I think LW's issue was the nasty letter from the sister stating LW's life just wasn't important to her. That's just a nasty kick when a person is down, and I'd cut off contact with someone who felt such a gratuitous need to be hurtful too.
Comment: #6
Posted by: farrar sanchez
Tue Feb 14, 2012 3:38 PM
I dunno; I'm dubious about the exact contents of that letter. If someone wrote me a hurtful letter and I were griping about it and wanted to get sympathy for it, I would take care to provide verbatim excerpts surrounded by quotation marks. The letter is the crux of LW's issue with her sister and she summarizes it in one sentence. Did the sister SAY: “Your life is not that important to me”? Or did she say something more like, “Look, I've weighed the options and the risks, and frankly, though I hate to admit it, I just can't see my way clear to putting myself through all that and taking on so much pain and peril”? Which LW then put her own little spin upon?

I think it is extremely possible that LW gets her “interpretation” skills from her mother.
Comment: #7
Posted by: Khlovia
Wed Feb 15, 2012 3:16 AM
No way of knowing, of course. People whose letters are rerun here ought to be required by law to post updates BTL.
Comment: #8
Posted by: Khlovia
Wed Feb 15, 2012 3:20 AM
The MOTHER told this person told her that her siblings would
donate a is NOT her fault to assume that she would be receiving said
organ..The letter was a cruel wake-up call to the feelings her sister may have had since childhood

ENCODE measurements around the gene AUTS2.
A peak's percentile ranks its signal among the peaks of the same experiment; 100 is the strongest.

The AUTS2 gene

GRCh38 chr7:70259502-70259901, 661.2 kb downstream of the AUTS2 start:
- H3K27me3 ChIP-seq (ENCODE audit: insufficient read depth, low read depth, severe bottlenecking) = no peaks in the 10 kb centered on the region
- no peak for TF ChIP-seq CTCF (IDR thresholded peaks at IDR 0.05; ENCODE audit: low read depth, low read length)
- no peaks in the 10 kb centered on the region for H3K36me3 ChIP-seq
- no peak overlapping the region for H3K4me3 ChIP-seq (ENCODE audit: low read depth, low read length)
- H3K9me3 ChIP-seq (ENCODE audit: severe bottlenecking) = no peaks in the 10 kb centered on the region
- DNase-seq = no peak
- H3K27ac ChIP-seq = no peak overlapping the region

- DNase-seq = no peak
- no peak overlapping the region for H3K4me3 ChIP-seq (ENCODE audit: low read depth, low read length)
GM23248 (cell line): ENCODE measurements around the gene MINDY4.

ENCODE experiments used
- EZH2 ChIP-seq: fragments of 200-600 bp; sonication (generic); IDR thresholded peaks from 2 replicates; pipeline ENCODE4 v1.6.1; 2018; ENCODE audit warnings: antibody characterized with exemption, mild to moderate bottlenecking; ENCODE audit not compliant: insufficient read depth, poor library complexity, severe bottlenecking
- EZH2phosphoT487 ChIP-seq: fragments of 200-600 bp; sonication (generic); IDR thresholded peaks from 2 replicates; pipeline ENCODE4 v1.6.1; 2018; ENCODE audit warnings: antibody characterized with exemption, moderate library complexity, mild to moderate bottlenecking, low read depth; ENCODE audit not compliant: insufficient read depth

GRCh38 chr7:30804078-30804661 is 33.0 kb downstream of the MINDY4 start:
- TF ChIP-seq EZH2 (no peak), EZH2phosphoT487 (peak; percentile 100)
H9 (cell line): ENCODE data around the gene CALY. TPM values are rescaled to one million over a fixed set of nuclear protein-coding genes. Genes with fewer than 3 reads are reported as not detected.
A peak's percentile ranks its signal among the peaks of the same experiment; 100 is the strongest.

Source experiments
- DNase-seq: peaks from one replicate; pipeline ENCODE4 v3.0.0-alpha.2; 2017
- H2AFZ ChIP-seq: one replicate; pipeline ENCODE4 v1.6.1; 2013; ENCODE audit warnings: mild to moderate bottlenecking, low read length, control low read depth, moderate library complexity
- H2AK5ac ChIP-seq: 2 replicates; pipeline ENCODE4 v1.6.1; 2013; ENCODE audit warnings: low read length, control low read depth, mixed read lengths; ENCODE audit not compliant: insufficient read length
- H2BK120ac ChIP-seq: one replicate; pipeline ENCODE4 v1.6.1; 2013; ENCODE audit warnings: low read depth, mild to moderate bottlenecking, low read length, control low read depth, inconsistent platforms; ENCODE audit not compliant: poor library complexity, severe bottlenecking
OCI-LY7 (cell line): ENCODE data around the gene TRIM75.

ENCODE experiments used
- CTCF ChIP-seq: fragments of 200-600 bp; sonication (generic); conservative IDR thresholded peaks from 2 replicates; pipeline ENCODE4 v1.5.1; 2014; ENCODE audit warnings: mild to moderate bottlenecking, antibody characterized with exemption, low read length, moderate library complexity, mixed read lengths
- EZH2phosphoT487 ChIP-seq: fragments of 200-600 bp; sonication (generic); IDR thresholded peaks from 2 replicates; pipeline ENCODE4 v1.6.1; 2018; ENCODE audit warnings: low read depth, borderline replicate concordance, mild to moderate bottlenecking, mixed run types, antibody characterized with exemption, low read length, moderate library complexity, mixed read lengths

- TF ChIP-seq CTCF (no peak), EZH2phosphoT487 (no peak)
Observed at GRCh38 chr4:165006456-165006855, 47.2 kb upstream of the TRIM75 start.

She should cut all ties with this vindictive woman and stay in therapy.
Comment: #9
Posted by: Joy
Wed Feb 15, 2012 10:08 AM
Ann Landers pretends that health care is for free. Her writers mysteriously have zero problems paying for healthcare, taking time off from work for healthcare. I, like 100 million other Americans, am underinsured. I pay $700 a month for my under-insurance policy and I have not seen a doctor in years because I have no extra money to do so. But when you read Ann Landers she constantly recommends "ask a doctor", "have a kidney screening", "have a heart check"...I guess she has a juicy insurance policy and wants to brag about it.
As long as newspapers print such out-of-touch "advice", which is really brainwashing from the hospitals that advertise so much in newspapers, no one will read the newspaper.

Ann is ridiculously creative, really, finding "problems to solve" having to do with healthcare that never mention medical bankruptcy, $90 pediatrician visits, underinsurance and Single Payer Health Insurance.
Comment: #10
Posted by: Delta
Thu Mar 1, 2012 5:51 AM